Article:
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Friday, February 17, 2006 

Fewer Walkovers Better for Ruling Party?

This is quite an interesting article from today's Straits Times at the Commentary section on Elections. By the way, there are some new polls out on the sidebar on the right side of the webpage. Feel free to participate in it.

"Will your constituency be contested or will there be a walkover?" This is the question on many Singaporeans' minds. Many who have never voted because their constituencies were not contested in the past are hopeful of finally being able to vote.

This is because the opposition parties have declared that they intend to contest in many wards. If you believe all they have said to the media, the picture you get is this: The major opposition parties will contest in all nine single-seat wards and at least six group representation constituencies (GRCs), possibly seven or more. They have also agreed to avoid three-cornered fights.

The Workers' Party is apparently eyeing Aljunied and East Coast, and possibly Sembawang, all GRCs. The Singapore Democratic Alliance is said to be considering at least two GRCs, including Jalan Besar. The Singapore Democratic Party said it intends to contest in at least one GRC and some single-seat wards. The Democratic Progressive Party also said it is eyeing at least one GRC 'somewhere in the east'. Add up the numbers and at least six, possibly seven or more, GRCs may be contested. The difference between six and seven is a wealth of difference.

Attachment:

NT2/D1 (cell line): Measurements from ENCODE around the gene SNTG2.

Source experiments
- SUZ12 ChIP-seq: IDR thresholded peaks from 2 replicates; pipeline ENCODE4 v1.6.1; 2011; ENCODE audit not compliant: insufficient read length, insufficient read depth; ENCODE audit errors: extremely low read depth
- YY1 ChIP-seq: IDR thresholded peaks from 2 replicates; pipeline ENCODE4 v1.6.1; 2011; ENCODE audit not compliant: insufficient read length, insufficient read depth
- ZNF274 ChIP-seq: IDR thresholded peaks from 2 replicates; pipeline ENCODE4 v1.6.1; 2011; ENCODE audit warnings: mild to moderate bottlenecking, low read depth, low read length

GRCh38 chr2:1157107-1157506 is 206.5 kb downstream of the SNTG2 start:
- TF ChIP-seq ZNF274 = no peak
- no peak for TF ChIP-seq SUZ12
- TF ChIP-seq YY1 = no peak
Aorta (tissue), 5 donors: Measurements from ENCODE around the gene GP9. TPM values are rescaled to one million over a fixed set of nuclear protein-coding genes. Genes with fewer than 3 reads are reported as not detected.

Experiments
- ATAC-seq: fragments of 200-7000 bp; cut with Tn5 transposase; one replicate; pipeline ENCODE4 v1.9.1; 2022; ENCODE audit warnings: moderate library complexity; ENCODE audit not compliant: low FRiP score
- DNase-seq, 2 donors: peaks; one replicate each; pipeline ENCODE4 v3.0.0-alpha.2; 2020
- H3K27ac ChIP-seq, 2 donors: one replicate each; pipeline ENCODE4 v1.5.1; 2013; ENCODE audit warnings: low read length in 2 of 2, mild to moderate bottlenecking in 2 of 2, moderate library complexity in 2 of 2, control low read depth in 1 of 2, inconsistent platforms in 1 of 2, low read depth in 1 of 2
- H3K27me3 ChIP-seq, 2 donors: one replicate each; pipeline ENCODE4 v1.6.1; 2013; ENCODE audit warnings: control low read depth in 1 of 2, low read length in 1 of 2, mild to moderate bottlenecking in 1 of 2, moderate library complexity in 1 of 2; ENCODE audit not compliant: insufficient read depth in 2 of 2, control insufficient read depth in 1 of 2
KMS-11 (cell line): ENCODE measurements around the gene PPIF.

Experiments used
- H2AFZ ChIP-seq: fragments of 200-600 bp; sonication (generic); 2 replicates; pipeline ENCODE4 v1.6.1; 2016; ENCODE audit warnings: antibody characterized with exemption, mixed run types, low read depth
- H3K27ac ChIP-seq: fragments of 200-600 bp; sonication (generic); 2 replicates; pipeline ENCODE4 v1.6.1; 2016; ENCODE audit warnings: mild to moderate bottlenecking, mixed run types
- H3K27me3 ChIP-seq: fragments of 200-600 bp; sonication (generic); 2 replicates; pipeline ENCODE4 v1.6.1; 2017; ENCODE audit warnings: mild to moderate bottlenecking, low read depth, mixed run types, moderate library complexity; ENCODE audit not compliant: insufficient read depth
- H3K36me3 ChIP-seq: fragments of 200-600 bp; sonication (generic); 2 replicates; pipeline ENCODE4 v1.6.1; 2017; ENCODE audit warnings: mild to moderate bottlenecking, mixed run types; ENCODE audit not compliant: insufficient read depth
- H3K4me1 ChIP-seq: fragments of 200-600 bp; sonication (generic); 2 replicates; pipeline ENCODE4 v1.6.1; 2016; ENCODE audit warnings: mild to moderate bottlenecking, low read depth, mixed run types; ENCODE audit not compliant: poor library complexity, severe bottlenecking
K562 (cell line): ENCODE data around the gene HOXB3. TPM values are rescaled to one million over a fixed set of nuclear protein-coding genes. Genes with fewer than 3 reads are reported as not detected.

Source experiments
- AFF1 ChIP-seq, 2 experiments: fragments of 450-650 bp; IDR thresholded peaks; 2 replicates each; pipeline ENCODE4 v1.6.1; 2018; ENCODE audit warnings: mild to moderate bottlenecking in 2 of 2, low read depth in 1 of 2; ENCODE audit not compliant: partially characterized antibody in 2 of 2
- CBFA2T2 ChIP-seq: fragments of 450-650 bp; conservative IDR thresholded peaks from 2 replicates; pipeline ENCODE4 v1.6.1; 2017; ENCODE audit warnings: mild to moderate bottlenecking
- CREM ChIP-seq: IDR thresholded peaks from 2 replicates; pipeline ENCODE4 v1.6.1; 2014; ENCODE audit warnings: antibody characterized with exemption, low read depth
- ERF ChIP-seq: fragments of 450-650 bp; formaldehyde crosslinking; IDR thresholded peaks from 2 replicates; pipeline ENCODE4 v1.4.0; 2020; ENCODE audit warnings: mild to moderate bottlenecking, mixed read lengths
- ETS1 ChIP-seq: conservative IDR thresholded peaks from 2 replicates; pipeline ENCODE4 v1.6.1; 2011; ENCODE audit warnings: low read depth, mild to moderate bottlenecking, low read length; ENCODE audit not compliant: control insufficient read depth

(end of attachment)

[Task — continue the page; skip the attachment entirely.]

If the opposition sticks to six five-member GRCs and the nine single-seat wards, it will field 39 candidates, which is just below half of the 84 seats under existing boundaries. That will return the People's Action Party to power on Nomination Day. If the opposition goes for one more GRC, it will contest in more than half the seats, and the PAP will not be returned to power on Nomination Day. If the opposition does indeed contest in more than half the wards available, this will be a departure from the past two general elections (GEs), when the PAP was returned to power on Nomination Day as the opposition contested fewer than half the seats.

In fact, over the past four GEs, progressively fewer seats were contested and there were more walkovers. In the past four GEs, in 1988, 1991, 1997 and 2001, the number of walkovers went up: from 11, to 41, 47 and then 55.

In GE 2006, if the opposition contests in all nine single-seat wards and at least seven GRCs, then the number of walkovers could be reduced to just below half the total number of seats, depriving the PAP of being returned to power on Nomination Day. (All this is, of course, based on the current state of constituencies. The electoral boundaries report due to be out soon will change the calculation somewhat, although the implications of contesting more than half the seats remain.)

If the opposition does contest in more than half the seats, as it has suggested it may, does it matter? And what does it mean to the PAP and the opposition? For the opposition, contesting more wards risks spreading its already thin resources, but will give its many new recruits useful exposure and experience. It could also raise the image of the opposition, signalling its coming of age and readiness to take on the Government as an alternative, rather than remain bit players on the fringe. However, the opposition will have to weigh the potential benefits of an all-out onslaught against the impact that more contests will have on the PAP.